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New Statesman
November 11, 2002

Added November 22, 2002

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Thanks to James for this Scarlet's Walk review from the New Statesman.

Richard Cook on the wilful peculiarities of one of the strong women of pop

Artists are meant to bare their heart and soul to us, but the problem with doing so over, say, a six-album deal is that turning on the emotional taps can leave the tank a little empty after the first few goes. This is especially so with singer-songwriters, who often do best by taking no more than a turn or two on the stage. Such performers can build a cult following more capably than most, but the returns can diminish so drastically that those who attempt to be in it for the long haul can become unspeakably tiresome. Do we, for instance, really need to hear anything further from such once-vibrant bores as Van Morrison or Elvis Costello?

Tori Amos, who debuted as far back as 1991 with Little Earthquakes, has kept herself reasonably scarce at times: Scarlet's Walk (Sony) is only her seventh album in a little over a decade, and this one follows an album of cover versions. More than most in her field, Amos isn't shy about exposing the nerve endings. High-flown poetry, shameless tears and inscrutable philosophising jostle for precedence on her curious projects. Although an American, a daughter of a Methodist minister, she is usually perceived as a sister figure to the quintessentially British Kate Bush in her delivery and objectifying. Unlike Bush's asexual art-rock, though, Amos's music is famously lubricious. The mild infamy enjoyed by 'Me and a Gun', a song from her debut record, obscured the extraordinary tightrope that the song walked, since it concerned her rape by someone she knew. When you make a start like that, it's hard to keep opening more wounds.

The subsequent records have mapped oddly charming talent. It helps that Amos is a clever and un-rock'n'roll musician, playing from a Bosendorfer piano stool and adopting a stage manner somewhere between witch queen and knowing naif. She has a voice without great range, but one that can become achingly pretty when she isn't underlining her lyrics with a waspy rasp. Her cult of admirers is vast, even though she has never really ascended into rock's top-selling league. Perhaps it's unsurprising that albums called Boys For Pele or From the Choirgirl Hotel haven't troubled too many of Jennifer Lopez's following, but Amos enjoys an adoring audience which dotes on every baroque twist. Maybe this is no bad thing. At a point where pop's school of Strong Women has never seemed more tediously self-serving, Tori's wilful peculiarities are an agreeable break from the norm.

Some have criticised Scarlet's Walk for falling back on the hoariest of rock formulas, the extended concept album. Since I didn't have any explanatory notes with my copy and I rarely bother with lyric sheets, I can only go on the music, and this sounds very much as if it's among her most imaginative work. The trouble with eccentrics is that their charm can run dry all too quickly, and the sheer kookiness of some of her earlier records can be discouraging. This, though, is Amos going for the Great White Whale of her native art, a cross-country journey in search of the American soul. Touching down in Las Vegas, Virginia, New York or wherever, the first danger is that the music will simply mirror its local setting. Instead, Amos carefully builds each piece around piano, bass and drums, with three excellent guitarists taking turns to contribute, and nothing sounds generic or false. Where Tom Waits would litter this kind of thing with sonic grotesqueries, Amos is nearly genteel. Recorded in very close, natural sound, and with the vocals pushed gently into the listener's ear, it sounds soft and textured. On 'Carbon', where the singer's multi-tracked vocals find an ecstatically beautiful harmony, it provoked the sort of rush that is pop's raison d'etre. It's dangerous to talk about the notion of a feminine rock, but Amos has surely come very close to particularising the notion in music like this.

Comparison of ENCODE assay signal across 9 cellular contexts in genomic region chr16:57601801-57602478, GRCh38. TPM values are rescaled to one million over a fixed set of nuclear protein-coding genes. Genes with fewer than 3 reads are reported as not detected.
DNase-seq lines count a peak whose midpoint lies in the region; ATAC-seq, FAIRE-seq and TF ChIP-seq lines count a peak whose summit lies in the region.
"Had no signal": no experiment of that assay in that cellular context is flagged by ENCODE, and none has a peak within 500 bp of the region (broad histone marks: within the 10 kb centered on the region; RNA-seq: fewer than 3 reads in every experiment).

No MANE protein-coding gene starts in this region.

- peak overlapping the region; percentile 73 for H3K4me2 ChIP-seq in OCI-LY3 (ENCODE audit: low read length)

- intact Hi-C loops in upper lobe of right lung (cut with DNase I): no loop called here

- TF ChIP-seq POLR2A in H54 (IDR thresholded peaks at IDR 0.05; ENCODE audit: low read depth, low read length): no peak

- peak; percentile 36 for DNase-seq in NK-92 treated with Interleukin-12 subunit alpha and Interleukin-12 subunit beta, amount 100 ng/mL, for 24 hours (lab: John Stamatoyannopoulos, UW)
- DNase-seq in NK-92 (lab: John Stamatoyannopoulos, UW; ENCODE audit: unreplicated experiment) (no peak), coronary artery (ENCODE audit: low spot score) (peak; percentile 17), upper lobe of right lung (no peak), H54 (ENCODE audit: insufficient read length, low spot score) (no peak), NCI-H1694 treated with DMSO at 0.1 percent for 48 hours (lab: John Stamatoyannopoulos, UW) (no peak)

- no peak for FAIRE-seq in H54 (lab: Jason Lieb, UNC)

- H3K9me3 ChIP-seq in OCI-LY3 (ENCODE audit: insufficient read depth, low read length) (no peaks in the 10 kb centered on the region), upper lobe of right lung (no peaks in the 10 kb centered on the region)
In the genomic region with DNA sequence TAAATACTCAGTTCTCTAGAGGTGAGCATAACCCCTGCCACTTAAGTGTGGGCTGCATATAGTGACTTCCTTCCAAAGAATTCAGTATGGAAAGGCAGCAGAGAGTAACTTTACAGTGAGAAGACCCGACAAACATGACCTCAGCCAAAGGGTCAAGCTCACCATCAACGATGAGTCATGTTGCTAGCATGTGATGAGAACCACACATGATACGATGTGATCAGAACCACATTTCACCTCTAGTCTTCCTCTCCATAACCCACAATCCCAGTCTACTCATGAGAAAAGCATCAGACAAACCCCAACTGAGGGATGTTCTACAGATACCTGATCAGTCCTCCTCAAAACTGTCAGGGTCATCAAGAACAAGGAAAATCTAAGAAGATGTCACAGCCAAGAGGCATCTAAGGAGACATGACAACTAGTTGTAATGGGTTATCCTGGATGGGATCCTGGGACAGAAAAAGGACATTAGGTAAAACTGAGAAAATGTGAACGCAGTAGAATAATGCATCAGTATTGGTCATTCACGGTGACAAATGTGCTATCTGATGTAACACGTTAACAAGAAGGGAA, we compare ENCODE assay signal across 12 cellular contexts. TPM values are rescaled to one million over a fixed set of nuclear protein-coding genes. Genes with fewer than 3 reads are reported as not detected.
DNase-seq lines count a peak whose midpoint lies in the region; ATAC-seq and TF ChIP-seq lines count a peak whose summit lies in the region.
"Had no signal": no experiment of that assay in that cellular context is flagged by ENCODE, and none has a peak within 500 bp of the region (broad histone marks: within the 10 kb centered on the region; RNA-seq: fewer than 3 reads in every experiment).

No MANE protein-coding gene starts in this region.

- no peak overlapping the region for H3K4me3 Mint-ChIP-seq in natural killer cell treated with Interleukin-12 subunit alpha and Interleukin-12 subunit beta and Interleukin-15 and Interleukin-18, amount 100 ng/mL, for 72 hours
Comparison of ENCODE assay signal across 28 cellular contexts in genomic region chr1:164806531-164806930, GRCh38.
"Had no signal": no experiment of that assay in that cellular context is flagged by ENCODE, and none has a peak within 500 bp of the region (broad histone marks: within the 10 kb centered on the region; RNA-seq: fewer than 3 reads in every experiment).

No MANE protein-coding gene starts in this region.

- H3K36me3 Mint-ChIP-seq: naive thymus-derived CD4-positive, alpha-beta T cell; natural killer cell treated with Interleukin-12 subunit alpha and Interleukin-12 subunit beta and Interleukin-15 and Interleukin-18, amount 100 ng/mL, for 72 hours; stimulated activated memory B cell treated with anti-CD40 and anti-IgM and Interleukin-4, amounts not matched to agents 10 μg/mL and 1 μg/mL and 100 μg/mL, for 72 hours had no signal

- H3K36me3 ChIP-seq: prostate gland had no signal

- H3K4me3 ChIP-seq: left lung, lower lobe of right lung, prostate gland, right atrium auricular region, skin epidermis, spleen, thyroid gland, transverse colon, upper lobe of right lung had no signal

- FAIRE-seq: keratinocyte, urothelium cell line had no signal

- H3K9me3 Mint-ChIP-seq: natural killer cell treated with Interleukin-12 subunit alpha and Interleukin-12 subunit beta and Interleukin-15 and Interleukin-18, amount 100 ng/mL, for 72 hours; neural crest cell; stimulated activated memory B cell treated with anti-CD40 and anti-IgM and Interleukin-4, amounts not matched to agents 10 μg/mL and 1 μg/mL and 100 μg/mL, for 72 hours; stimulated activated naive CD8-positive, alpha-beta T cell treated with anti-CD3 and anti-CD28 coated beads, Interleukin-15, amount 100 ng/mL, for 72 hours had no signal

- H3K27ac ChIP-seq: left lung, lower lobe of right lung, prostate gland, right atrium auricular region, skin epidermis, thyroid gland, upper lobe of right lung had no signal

It wouldn't be a Tori Amos record without a regulation dose of sex and spirituality, and the very first piece, 'Amber Waves', retails a wistful reminiscence of a friend turned pornographic model, with the lyricist's eye for a strange detail intact: 'You gave it up/ To every boy's sweet dream/ With their paper cuts'. In the end, it never fetches up anywhere: on one side of the lyric sheet is an American map, with the music's journeyings set down, but it's hard to follow the navigational sense. Like so many modern records, it's too long, and 18 songs, for all their skill, bulk it out to the point where it starts to feel unnecessarily tired at the close. But this is, in toto, her most measured, least mannered, best distilled record.

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